History of Tipperary TownTipperary town is a small 19th century market town, begun as an Anglo-Norman settlement (you can still see the motte and bailey built by the Normans). The town grew around a castle built by King John near the end of the 12th Century. It is located in the heart of the Golden Vale, a rich, lush agricultural area that is perfect for dairy farming - a "land flowing with milk and honey"! (Exodus 3:17) Irish readers might be familiar with Golden Vale cheese. The name of the town and county derives from the Irish 'Tiobrad Arann' meaning the 'Well of Ara'. This ancient sacred well is now closed but it was located just off Main Street. I had wondered if it had anything to do with Churchwell, where we meet, but I don't think so. There is a little fountain there but it is of more recent origin (see picture near the end of our home page). It was built by Stafford O'Brien in 1833. 'Ara' is the name of the attractive river that runs through the town. Although it is a relatively small town (population about 5000), it may well be the most famous town in Ireland. I remember stumbling on Radio Moscow as a teenager and hearing the Soviet Red army singing "It's a long way to Tipperary". Another reference to Tipperary town is the Johnny Cash song "Forty Shades of Green" where he mentions missing the "girl from Tipperary town". Many think that this is an old ballad but it's not. It was written by Johnny Cash - who incidently has recorded a lot of gospel songs. The town has changed and improved a lot in recent years. There is a sports centre with a 25 metre public swimming pool and the Excel Heritage Centre which includes a cinema, theatre, tourist information centre, cafe etc. Another famous town, Cashel (where the Rock of Cashel is located), is just a few miles way. Just south of the town is the beautiful Glen of Aherlow and the Galtee mountains, the highest inland range in Ireland. Other popular attractions are the nearby Cahir castle (where part of Excaliber was filmed) and Mitchelstown caves. Further afield in North Tipperary are the villages of Killoscully and Ballinahinch where the Irish TV comedy series Killinaskully is filmed.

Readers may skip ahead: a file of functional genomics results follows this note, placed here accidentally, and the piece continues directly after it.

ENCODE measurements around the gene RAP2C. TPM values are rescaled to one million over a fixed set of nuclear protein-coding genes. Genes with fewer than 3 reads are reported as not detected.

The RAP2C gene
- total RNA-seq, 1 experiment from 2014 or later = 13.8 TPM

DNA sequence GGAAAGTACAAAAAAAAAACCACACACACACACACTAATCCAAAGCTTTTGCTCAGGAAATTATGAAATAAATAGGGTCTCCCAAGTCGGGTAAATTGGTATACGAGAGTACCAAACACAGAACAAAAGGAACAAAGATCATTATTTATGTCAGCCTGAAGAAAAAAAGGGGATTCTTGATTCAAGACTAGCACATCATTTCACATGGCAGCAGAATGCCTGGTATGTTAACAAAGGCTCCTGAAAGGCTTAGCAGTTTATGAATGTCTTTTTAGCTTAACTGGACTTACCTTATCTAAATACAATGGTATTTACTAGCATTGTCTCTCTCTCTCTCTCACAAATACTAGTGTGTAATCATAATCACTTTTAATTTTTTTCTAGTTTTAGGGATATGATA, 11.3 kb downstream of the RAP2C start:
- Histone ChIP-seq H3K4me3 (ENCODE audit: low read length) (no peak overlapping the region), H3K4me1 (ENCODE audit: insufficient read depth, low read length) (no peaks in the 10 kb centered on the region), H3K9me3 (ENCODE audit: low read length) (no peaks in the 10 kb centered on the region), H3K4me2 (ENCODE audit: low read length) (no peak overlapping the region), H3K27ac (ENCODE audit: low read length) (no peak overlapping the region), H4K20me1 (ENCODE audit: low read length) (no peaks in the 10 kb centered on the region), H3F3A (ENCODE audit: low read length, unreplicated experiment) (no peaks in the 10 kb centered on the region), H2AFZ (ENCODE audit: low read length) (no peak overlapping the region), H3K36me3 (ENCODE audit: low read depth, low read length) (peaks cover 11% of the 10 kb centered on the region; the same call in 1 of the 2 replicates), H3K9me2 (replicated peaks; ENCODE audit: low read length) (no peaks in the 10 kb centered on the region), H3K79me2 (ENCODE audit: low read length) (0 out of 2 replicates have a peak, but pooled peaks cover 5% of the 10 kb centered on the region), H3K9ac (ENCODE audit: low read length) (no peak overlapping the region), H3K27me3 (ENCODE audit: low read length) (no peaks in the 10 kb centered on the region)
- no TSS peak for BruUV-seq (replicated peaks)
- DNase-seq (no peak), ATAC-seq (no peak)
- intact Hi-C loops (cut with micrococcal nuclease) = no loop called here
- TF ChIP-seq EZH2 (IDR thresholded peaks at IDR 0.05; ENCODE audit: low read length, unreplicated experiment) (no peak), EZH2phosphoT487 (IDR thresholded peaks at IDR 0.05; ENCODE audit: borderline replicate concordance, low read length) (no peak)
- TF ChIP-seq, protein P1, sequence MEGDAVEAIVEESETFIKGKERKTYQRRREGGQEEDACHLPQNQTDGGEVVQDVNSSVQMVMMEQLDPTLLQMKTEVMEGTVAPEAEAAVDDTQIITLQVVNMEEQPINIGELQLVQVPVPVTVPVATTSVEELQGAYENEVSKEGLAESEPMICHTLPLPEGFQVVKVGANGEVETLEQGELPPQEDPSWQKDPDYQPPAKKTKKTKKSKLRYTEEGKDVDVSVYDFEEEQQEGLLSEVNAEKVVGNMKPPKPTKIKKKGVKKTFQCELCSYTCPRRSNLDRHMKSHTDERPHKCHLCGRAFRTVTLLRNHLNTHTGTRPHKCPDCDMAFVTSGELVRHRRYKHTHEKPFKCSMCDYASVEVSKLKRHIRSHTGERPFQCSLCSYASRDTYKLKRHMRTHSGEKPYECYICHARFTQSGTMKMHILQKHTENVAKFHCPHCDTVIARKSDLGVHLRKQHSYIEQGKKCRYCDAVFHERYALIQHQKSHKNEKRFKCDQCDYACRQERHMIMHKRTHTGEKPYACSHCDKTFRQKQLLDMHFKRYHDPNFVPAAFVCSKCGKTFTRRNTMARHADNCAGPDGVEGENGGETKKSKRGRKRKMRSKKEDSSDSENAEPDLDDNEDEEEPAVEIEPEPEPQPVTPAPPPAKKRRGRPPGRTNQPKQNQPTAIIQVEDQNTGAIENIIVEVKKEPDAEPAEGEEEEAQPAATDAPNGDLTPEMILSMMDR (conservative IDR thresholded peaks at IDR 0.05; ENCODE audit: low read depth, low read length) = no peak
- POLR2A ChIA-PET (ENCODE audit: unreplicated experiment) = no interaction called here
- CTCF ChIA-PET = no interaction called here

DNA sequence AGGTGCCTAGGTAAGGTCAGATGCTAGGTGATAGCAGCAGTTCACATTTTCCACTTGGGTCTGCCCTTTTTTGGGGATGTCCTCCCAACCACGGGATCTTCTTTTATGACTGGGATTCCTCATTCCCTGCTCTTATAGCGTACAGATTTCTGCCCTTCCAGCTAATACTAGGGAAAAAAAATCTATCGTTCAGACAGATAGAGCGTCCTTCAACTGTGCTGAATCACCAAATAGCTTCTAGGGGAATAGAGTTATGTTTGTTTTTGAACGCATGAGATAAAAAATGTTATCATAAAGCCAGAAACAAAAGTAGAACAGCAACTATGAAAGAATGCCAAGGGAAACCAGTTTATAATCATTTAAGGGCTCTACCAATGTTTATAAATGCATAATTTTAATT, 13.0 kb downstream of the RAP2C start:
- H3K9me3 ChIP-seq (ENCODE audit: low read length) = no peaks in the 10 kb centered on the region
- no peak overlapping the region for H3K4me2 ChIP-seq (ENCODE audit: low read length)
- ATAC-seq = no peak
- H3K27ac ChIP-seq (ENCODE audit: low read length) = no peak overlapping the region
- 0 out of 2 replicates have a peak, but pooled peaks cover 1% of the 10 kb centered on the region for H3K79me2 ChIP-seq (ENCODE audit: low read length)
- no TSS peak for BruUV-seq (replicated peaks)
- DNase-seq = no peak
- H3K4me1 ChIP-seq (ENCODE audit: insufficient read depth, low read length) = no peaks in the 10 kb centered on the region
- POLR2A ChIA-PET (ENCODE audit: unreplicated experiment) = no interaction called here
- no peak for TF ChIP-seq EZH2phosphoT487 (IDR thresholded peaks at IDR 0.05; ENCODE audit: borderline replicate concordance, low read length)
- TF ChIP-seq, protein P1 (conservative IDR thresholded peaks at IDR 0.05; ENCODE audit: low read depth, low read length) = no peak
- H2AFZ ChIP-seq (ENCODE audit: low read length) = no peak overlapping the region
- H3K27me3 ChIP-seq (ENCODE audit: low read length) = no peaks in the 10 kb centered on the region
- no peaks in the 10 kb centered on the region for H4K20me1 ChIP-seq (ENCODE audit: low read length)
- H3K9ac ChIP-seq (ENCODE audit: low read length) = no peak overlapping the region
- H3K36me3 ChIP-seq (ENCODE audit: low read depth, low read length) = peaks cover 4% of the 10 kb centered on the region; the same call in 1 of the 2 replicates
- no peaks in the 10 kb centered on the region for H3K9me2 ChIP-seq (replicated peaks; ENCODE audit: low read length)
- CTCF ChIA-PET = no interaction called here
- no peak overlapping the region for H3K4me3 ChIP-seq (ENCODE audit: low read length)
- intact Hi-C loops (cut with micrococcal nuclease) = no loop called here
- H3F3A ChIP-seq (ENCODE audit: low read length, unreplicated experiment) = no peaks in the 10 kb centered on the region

Tipperary Christian FellowshipTipperary Christian Fellowship has its origins in the late 70's. At that time, many people around the country started reading the Bible and forming little fellowships based on the New Testament pattern. They didn't want to be identified with the 'cults' (they agreed with the historical creeds on the Trinity etc) but at the same time, they felt that the mainline denominations had drifted away from the simple gospel and the pattern of church life shown in the New Testament. Of course, this movement soon saw that they had much in common with Christian groups in other places and many of these groups now have contacts with 'evangelical' churches in Ireland and across the world. There is a useful and informative book for anyone interested in the Irish evangelical scene. It is called Evangelicals in Ireland by Robert Dunlop (The Columba Press). Not everyone likes the term 'evangelical' because of the baggage that sometimes goes with it but it's hard to avoid. Initially, the Tipperary Christians went into a group in Limerick (26 miles away) but soon started meeting in the town itself. Through the years we have had help from various others in Limerick and Clonmel and some Christians who have settled in the regions have come along. Then, of course, people leave us as well to move on to other places. At present, we get around 15-20 meeting on a Sunday morning - including children - so it's more like a house group or a Bible Study than a normal church. It's smaller than we'd like but nowadays a lot of bigger churches find it necessary to divide into smaller groups so that people can get to know each other. There are a number of other fellowships meeting around the county. We sometimes pop along to events that they run or perhaps visit the Limerick churches for fellowship.
Do feel free to drop in and visit sometime. If you have any questions, email us at email@example.com.